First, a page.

|Hundred-year Eggs and Silken Bean Curd|
1 pound silken bean curd
1/2 pound soft bean curd
2 hundred-year eggs, shells removed and discarded
2 Tablespoons thin soy sauce
1 large clove garlic, peeled and minced
2 teaspoons minced fresh peeled ginger
1 Tablespoon minced white part of a scallion
1 teaspoon crushed slab of Chinese brown sugar
1. Heat three cups of water to the boil, and slide silken tofu into at, the slide in the soft bean curd. Using a slotted spoon, carefully remove them after two minutes putting the silken bean curd in the center of a serving plate. Mince the soft bean curd and spread it on and around the silken bean curd.
2. Coarsely dice the preserved eggs, and sprinkle them on and around the outside of the bean curd.
3. Mix soy sauce, garlic, ginger, scallion, and brown sugar, pour over the bean curd and hundred-year eggs, and serve.
|Bean Curd Sheets with Hundred-year Eggs|
1/4 pound wide mung bean noodles
2 hundred-year eggs, peeled and finely diced
1 scallion, minced fine
1/2 teaspoon ground black and white pepper
1/2 teaspoon coarse salt
1 Tablespoon black vinegar
1 Tablespoon red vinegar
1 teaspoon sesame oil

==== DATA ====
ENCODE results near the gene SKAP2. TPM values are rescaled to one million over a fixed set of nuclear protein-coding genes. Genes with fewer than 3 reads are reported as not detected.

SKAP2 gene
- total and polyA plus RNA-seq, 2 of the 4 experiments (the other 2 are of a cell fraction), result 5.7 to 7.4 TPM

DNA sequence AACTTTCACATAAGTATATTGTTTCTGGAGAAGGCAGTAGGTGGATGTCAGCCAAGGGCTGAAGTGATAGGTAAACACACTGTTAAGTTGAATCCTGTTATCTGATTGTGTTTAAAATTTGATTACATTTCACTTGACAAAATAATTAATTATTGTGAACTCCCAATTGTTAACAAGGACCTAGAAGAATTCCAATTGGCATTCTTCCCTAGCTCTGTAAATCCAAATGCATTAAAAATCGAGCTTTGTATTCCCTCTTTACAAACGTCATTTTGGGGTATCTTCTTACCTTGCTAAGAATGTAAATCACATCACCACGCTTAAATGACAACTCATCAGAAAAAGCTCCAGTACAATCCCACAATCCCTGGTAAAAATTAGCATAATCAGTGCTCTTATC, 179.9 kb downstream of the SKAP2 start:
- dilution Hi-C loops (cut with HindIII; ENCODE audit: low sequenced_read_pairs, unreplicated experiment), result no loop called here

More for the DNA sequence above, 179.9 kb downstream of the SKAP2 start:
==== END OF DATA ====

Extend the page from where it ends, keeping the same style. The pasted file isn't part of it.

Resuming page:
1. Soak mung bean noodles in cold water for ten minutes, stirring them every minute so they do not stick together.
2. Then but them into a quart of boiling water, and stirring continuously, reduce the heat and simmer for ten minutes before draining and soaking them again in cold water for ten minutes. Stir frequently.
3. Drain the noodles well, then tear or slice them into one- to two-inch lengths and put them on a serving plate. Sprinkle them with the preserved eggs and the mince scallion pieces.
4. Mix black and red vinegars and the sesame oil and drizzle this mixture over the mung bean noodles, eggs, and scallions. Serve.
|Silk Squash and Egg Pancakes|
3 eggs, beaten until light yellow
1/4 cup sweet potato starch
1 silk squash, peeled and shredded, excess water squeezed out
3 Tablespoons vegetable oil
2 Tablespoons brown sugar
1/4 cup crushed peanuts, stir-fried in half-tablespoon vegetable oil